Academic Writing is not Creative Writing–and those mindsets need not apply

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In being a book buyer, I get a heads up on all sorts of books that are coming out. One that really piqued my interest this month was Neil Gaiman’s The View from the Cheap Seats: Selected Nonfiction.

So, in this MASSIVE TOME of essays, there has been several quotes that have stood out to me. Here’s the first that I wanted to talk about:

It is the job of the creator to explore. It is the task of the academic to walk around the bomb site, gathering up the shrapnel, to figure out what kind of an explosion it was, who was killed, how much damage it was meant to do and how close it came to actually achieving that.
Neil Gaiman, The View from the Cheap Seats: Selected Nonfiction

As a writer I am much more comfortable exploding than talking about explosions. I’m fascinated by academia, but it’s a practical fascination. I want to know how I can make something work for me or see what others have seen, have drawn out of fiction. I love learning about fiction, but the learning is only interesting as it is something I can use.

But, because I’ve had a lot of academic influence in my maturation as a writer, there has been a struggle for me in differentiating academic English/literature skill versus creative English/literature skill. And there has been a huge impact on how I value myself as I continue to sort these tangled strings out.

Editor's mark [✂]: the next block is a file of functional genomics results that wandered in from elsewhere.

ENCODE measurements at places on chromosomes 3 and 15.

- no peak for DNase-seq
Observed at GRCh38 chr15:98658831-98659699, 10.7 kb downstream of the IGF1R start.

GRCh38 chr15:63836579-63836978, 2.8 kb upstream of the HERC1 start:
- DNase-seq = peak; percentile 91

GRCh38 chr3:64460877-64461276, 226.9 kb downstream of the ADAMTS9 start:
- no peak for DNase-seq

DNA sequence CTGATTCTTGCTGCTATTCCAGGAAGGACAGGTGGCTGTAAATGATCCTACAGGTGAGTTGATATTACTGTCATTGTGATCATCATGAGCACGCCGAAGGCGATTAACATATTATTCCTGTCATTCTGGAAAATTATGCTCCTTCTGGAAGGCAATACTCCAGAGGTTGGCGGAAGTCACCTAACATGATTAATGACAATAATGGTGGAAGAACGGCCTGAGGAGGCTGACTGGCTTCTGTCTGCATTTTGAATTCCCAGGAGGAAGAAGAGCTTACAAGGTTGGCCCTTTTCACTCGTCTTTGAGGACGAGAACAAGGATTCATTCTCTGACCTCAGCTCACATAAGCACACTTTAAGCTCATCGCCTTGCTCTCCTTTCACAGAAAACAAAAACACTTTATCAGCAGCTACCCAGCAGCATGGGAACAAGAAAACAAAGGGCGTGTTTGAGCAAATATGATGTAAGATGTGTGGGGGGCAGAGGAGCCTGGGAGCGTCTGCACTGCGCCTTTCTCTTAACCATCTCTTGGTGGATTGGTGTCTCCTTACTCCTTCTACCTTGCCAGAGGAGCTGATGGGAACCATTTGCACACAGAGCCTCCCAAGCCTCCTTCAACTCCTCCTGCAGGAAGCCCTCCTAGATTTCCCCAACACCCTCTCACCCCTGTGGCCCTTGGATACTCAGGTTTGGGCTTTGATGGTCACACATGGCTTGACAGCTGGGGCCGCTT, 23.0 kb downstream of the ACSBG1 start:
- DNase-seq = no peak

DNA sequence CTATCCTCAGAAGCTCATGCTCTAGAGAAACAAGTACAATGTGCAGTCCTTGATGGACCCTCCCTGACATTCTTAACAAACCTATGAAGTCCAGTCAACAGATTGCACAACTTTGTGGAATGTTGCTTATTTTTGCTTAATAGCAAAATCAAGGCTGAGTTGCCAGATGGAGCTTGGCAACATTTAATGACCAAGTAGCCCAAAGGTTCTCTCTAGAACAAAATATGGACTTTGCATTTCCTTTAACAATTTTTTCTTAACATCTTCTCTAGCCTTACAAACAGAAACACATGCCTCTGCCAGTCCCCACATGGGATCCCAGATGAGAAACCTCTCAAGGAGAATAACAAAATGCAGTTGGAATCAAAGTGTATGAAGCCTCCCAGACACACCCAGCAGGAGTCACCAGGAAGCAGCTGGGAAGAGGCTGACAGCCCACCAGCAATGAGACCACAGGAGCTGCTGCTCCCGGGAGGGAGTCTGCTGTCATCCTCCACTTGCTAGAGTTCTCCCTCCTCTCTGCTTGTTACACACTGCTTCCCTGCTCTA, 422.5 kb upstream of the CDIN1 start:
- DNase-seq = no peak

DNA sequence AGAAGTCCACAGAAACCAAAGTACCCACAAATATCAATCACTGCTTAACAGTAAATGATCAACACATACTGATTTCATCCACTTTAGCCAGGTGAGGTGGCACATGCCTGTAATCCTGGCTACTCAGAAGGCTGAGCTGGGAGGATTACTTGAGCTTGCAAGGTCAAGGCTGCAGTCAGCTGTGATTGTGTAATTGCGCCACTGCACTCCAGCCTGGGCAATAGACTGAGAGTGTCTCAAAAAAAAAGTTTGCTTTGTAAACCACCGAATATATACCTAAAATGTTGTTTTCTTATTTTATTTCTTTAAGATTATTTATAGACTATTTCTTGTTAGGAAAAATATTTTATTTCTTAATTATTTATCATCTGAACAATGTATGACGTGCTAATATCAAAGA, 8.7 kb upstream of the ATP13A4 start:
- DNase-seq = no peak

One of my not-strengths as a writer (I refuse to address it as a weakness) is that I have a hard time stepping away to see plot structure and theme. It is something that has plagued me for years and most notably was the bane of my existence in English class. My trouble grappling with this is the reason I thought for so long that I was a shitty writer; that I was no good at ENGLISH CLASS and therefore, would be no good at CREATIVE WRITING.

But anyone who reads can tell you that academic writing is not creative writing. After all, NONFICTION and FICTION are kept on separate shelves. You’d think my brain would have caught onto this nuance sooner.

It has taken me a long time to understand that just because I didn’t have solid academic success and ease-in-understanding concepts–and being able to point them out in fiction–held little bearing on my creative success, plotting, balancing, and skill.

It does mean that writing blurbs on my fiction is hard, though XD

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